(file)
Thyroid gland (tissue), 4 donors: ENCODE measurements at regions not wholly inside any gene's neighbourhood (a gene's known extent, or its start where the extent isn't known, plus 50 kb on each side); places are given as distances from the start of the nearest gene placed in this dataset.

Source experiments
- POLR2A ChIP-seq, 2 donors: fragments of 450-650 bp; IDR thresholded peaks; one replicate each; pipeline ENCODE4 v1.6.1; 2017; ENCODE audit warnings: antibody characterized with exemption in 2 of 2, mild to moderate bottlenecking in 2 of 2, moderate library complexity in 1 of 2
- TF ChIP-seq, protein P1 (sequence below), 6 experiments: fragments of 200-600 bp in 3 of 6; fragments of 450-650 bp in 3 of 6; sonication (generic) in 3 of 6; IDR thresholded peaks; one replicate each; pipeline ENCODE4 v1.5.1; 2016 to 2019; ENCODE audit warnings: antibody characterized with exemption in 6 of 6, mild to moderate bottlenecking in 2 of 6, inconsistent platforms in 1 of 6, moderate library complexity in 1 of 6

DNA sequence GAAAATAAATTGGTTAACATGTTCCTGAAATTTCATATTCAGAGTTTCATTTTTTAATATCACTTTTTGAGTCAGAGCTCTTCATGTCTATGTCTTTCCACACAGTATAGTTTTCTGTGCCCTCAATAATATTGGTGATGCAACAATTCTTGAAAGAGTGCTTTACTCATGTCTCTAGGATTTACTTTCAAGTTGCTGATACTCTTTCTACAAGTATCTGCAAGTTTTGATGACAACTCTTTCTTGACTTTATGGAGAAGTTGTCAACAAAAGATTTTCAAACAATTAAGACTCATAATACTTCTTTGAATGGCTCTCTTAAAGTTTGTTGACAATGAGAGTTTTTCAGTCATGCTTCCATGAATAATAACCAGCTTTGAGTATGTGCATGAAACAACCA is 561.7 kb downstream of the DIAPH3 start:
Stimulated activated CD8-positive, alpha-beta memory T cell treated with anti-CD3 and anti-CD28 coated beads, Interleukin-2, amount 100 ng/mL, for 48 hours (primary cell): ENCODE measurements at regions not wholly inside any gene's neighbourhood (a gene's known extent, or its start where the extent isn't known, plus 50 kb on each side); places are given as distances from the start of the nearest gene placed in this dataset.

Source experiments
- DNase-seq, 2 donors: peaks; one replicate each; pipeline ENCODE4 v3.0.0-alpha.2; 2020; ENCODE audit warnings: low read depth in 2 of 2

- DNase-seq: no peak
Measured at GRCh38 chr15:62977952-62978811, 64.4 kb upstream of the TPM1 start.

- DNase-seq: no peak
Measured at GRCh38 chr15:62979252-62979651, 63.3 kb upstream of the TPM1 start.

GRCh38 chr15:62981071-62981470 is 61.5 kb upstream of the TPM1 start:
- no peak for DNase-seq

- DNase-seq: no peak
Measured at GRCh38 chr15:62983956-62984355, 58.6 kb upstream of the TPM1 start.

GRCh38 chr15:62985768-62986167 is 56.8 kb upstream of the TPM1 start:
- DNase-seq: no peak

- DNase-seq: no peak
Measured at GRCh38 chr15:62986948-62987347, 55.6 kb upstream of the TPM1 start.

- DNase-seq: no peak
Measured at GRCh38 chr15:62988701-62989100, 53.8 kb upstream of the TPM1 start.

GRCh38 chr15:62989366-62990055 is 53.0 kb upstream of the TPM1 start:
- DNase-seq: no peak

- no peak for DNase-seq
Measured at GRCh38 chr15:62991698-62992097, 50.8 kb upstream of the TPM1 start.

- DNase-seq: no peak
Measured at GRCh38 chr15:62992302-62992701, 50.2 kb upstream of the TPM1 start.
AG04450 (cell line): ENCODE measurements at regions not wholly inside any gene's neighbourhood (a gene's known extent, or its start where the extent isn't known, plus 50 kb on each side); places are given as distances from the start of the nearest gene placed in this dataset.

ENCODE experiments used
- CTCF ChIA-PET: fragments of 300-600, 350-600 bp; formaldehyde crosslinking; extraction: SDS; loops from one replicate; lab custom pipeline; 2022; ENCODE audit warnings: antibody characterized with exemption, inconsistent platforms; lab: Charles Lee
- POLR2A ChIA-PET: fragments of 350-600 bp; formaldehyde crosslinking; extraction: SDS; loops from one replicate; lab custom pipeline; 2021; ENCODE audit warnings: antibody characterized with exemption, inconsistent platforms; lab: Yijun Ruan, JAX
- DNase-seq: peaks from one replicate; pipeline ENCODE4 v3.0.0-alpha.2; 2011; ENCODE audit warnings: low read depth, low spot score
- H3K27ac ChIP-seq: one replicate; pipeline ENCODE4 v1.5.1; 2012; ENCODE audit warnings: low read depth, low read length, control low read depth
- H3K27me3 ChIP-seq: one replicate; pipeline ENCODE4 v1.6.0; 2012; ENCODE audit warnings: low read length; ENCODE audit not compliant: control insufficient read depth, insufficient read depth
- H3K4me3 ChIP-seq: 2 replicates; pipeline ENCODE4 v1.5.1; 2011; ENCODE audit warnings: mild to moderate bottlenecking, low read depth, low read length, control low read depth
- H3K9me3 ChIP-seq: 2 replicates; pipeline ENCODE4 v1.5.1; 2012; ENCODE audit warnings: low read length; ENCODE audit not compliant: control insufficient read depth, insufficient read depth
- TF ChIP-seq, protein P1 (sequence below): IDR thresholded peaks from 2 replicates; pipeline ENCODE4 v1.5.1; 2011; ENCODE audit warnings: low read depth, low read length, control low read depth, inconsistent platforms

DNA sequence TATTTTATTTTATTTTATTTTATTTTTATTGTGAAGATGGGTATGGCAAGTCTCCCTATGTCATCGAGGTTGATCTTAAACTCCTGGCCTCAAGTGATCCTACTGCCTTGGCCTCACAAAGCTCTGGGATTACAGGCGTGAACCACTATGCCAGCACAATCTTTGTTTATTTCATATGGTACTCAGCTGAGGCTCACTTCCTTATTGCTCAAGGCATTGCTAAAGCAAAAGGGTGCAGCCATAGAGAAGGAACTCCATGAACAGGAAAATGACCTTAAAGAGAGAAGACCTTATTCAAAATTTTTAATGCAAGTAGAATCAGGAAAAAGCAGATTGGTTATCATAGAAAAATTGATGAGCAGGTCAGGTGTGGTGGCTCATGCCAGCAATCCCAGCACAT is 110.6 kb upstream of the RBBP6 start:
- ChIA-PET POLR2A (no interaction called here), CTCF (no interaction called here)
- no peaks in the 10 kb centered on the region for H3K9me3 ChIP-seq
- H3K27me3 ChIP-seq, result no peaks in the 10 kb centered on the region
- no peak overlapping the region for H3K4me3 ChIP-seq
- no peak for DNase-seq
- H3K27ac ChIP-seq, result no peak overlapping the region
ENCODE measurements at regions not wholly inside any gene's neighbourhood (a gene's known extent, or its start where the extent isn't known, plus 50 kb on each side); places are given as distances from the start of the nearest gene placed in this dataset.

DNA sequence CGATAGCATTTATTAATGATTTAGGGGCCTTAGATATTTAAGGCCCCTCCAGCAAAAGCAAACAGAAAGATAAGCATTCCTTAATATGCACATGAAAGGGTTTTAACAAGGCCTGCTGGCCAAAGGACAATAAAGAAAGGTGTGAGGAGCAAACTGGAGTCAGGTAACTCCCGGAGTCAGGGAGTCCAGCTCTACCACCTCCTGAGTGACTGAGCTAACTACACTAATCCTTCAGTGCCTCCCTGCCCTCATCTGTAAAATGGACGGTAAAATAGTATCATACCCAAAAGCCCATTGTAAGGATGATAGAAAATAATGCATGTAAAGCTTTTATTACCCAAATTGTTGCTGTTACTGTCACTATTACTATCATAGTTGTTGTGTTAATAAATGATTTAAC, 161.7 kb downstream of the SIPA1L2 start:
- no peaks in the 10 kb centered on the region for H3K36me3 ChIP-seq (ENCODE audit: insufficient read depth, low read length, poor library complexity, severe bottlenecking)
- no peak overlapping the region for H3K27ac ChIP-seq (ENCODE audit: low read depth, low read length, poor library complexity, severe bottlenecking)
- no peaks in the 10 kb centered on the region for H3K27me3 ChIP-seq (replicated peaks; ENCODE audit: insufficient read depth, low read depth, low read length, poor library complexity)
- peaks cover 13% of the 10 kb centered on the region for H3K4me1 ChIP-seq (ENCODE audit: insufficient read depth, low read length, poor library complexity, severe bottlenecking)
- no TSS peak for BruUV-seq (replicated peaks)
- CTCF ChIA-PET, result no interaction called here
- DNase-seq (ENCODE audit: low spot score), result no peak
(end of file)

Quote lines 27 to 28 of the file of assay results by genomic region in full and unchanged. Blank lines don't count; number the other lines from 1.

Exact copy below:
- DNase-seq: no peak
Measured at GRCh38 chr15:62992302-62992701, 50.2 kb upstream of the TPM1 start.